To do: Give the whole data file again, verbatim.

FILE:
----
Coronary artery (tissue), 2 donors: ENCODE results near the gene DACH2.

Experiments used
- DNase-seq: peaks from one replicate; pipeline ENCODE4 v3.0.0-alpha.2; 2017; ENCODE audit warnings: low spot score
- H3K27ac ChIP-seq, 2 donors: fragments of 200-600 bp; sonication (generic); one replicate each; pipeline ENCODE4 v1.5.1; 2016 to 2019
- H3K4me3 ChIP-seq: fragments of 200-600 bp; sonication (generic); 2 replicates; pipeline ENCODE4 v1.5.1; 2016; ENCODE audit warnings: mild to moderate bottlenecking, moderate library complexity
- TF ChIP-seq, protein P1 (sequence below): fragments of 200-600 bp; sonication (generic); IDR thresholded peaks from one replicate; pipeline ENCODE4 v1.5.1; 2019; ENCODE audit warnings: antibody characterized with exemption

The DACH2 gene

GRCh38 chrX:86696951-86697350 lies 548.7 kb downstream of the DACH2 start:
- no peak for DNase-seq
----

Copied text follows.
Coronary artery (tissue), 2 donors: ENCODE results near the gene DACH2.

Experiments used
- DNase-seq: peaks from one replicate; pipeline ENCODE4 v3.0.0-alpha.2; 2017; ENCODE audit warnings: low spot score
- H3K27ac ChIP-seq, 2 donors: fragments of 200-600 bp; sonication (generic); one replicate each; pipeline ENCODE4 v1.5.1; 2016 to 2019
- H3K4me3 ChIP-seq: fragments of 200-600 bp; sonication (generic); 2 replicates; pipeline ENCODE4 v1.5.1; 2016; ENCODE audit warnings: mild to moderate bottlenecking, moderate library complexity
- TF ChIP-seq, protein P1 (sequence below): fragments of 200-600 bp; sonication (generic); IDR thresholded peaks from one replicate; pipeline ENCODE4 v1.5.1; 2019; ENCODE audit warnings: antibody characterized with exemption

The DACH2 gene

GRCh38 chrX:86696951-86697350 lies 548.7 kb downstream of the DACH2 start:
- no peak for DNase-seq